Biz news focusses on Wall St, not Main St

October 6, 2009

Most economic and business news in the recent recession focussed on policy and markets – New York and Washington, in American terms. So says a study released by the Pew Research Center’s Project for Excellence in Journalism.

“Citizens may be the primary victims of the downturn, but they have not been not the primary actors in the media depiction of it.,” it says.

Newspapers probably do a better job of reporting the local aspects and the people stories. “Newspaper front pages stood out for devoting the most attention to the economy, offering more localized coverage, giving voice to a more diverse range of sources and producing a higher level of enterprise reporting than other media sectors,” the study says.

Business and economic news will probably benefit – overall – from the shift to digital. People pay for it, and want both quick, fast-moving stories and deep analysis. But the content they will want – or want to pay for – will be market-focussed. Local economic news – which can matter a lot for local business development people, and for local communities – will likely suffer. Worth remembering: it is not just investigations and local politics that will be hit as newspapers fold. It is easy to just take agency and slam in the Reuters or Dow Jones copy.


Do Limbaugh and Sun affect voters?

October 3, 2009

Do the media shape politics, or are they themselves shaped by it?

The Sun newspaper has just announced that it has stopped backing Labour, and instead backs the Conservatives. This is, in its way, a very significant event: the paper’s decision to back Labour in 1997 removed the last prop from the Conservative government of John Major, which lost the subsequent election.

But the media don’t make elections, despite the Sun’s claim in an earlier election that “It was the Sun Wot Won It.” Academic John Curtice has made a small cottage industry of analysing this claim, and is pretty clear that it wasn’t, and it won’t be this time either. “Certainly Labour’s leadership took the supposed power of the newspaper sufficiently seriously to devote considerable effort during the course of the 1992-7 parliament to persuading the paper’s staff and above all its proprietor, Rupert Murdoch, that ‘New Labour’ was a party they could back,” he says. But: “When it comes to the outcome of elections, the disposition of the press does not make much difference at all.”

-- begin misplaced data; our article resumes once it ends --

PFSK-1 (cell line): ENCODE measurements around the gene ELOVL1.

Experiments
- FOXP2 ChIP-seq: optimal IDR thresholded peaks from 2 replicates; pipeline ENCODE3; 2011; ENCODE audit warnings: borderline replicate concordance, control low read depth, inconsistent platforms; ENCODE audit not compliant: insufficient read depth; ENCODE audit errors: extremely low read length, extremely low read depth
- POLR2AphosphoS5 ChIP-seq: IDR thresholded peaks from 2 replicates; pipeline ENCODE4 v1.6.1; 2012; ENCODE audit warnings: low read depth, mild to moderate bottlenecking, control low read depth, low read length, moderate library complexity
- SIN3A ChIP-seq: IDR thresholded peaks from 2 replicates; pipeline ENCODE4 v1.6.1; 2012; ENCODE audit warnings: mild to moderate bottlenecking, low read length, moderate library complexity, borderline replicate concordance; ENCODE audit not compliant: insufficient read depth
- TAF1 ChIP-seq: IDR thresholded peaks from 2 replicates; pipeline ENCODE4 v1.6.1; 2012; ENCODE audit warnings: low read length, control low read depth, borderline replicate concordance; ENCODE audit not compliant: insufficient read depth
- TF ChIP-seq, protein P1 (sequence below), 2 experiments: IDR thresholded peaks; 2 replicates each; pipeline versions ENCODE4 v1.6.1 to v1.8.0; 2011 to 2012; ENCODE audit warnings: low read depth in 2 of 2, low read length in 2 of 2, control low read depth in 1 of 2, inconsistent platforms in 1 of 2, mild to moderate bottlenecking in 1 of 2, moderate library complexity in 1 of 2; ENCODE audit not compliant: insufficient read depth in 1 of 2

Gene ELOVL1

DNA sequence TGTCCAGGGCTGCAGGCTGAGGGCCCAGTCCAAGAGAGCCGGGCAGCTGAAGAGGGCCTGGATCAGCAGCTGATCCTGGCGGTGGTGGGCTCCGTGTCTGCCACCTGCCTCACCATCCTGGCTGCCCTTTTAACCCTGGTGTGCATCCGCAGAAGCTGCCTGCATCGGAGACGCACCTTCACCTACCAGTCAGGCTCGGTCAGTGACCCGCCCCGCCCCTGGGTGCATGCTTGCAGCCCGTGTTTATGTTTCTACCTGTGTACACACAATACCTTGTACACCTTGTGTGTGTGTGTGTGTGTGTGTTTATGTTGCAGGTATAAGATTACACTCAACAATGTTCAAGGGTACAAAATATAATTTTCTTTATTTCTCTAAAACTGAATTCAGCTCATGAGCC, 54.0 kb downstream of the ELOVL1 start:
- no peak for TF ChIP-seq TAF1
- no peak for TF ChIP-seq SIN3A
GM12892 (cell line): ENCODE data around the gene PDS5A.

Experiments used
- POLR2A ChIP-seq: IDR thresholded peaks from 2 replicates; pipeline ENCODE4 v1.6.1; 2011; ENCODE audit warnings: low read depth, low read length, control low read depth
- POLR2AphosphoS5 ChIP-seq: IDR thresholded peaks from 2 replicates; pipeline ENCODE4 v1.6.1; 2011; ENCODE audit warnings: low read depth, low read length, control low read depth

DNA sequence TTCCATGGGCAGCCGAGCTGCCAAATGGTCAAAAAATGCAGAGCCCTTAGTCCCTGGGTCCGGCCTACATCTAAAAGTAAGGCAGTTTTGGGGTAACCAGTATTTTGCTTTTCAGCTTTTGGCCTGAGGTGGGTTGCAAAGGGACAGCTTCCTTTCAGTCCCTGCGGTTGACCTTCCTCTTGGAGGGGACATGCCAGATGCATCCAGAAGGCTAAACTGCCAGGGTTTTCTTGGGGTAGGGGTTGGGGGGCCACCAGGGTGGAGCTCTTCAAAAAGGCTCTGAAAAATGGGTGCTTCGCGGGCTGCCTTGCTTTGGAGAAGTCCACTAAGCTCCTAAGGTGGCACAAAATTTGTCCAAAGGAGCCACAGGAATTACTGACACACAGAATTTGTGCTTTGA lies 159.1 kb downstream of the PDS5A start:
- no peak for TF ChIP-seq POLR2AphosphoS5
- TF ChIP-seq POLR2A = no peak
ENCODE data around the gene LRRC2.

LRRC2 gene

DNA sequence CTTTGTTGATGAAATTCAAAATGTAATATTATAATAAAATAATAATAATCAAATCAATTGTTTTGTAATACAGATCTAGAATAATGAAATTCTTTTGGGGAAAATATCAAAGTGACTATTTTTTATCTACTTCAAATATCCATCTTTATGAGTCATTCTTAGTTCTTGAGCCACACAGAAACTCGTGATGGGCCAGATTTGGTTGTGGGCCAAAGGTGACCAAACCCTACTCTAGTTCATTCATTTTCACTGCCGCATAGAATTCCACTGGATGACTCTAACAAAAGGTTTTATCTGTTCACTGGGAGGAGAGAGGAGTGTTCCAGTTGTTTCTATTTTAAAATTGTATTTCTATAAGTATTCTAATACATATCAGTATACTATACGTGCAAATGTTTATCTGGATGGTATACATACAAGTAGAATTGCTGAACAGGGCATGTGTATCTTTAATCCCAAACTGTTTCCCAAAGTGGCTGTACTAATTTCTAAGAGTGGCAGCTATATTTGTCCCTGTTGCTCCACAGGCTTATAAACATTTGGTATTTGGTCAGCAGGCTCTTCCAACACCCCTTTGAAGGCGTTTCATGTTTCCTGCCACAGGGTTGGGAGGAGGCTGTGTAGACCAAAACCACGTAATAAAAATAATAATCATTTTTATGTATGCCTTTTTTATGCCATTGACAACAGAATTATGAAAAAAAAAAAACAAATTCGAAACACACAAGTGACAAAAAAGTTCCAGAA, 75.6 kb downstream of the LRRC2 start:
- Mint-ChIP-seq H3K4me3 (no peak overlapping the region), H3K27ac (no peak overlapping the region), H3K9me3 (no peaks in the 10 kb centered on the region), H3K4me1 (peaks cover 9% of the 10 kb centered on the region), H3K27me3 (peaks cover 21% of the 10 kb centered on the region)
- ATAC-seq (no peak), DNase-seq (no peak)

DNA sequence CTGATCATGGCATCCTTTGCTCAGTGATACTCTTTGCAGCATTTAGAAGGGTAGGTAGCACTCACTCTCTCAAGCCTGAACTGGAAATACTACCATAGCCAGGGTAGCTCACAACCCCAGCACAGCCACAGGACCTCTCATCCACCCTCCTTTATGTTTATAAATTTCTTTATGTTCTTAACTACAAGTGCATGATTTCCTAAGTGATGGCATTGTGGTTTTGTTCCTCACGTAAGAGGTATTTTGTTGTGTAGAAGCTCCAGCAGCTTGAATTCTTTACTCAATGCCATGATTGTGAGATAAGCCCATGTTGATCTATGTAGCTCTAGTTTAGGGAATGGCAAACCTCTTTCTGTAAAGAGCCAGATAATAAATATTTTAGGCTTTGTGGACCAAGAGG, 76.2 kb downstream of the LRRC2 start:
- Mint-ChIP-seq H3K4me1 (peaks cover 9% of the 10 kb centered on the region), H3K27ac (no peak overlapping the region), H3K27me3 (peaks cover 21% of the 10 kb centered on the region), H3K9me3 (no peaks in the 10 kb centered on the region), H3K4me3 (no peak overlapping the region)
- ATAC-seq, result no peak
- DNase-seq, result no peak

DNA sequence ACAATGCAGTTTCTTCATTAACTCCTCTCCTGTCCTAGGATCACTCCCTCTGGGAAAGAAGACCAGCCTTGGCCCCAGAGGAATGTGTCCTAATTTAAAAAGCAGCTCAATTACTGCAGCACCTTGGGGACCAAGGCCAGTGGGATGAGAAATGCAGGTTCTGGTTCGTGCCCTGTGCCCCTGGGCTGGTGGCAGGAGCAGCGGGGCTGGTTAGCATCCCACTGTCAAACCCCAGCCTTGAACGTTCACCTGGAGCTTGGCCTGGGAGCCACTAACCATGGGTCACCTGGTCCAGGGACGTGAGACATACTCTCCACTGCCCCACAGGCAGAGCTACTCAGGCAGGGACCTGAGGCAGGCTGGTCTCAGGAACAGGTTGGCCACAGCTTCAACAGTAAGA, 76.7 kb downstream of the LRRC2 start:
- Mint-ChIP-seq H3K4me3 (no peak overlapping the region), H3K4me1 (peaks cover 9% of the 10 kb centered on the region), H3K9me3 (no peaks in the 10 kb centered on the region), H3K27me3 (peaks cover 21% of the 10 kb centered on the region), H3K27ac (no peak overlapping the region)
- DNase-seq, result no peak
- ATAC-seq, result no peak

The Fabian society’s blog reports this and analyses it here. The Independent demolishes the thesis. “The idea that people read their favourite newspaper’s instructions and then robotically go out and vote is laughable – and certainly not borne out by any evidence. Moreover, in this instance, The Sun is plainly following public opinion, rather than shaping it. The opinion polls show that the public mood in much of the country swung against Labour some time ago.”

“The real influence of newspapers lies not in their hold over the votes of their readers, but in their hold over elected politicians.”

Meanwhile, David Brooks, conservative columnist at the New York Times, makes the same points about talk radio hosts, and Rush Limbaugh in particular. “Over the years, I have asked many politicians what happens when Limbaugh and his colleagues attack. The story is always the same. Hundreds of calls come in. The receptionists are miserable. But the numbers back home do not move. There is no effect on the favorability rating or the re-election prospects. In the media world, he is a giant. In the real world, he’s not.”

And he agrees, too, that the politicians and various others conspire to make it look as if these guys matter. “They are enabled by cynical Democrats, who love to claim that Rush Limbaugh controls the G.O.P. They are enabled by lazy pundits who find it easier to argue with showmen than with people whose opinions are based on knowledge. They are enabled by the slightly educated snobs who believe that Glenn Beck really is the voice of Middle America.”

“The rise of Beck, Hannity, Bill O’Reilly and the rest has correlated almost perfectly with the decline of the G.O.P. But it’s not because the talk jocks have real power. It’s because they have illusory power, because Republicans hear the media mythology and fall for it every time.”

The media are part of the complex political ecology of decision-making, opinion forming and attitude shaping, but only part; and they are as much acted upon as actors. Simple conspiracy arguments about the “power of the media” mistake cause and effect, misunderstand the way people consume media, and over simplify the decisions that ordinary people take about politics.

GlobalPost strikes CBS deal

October 3, 2009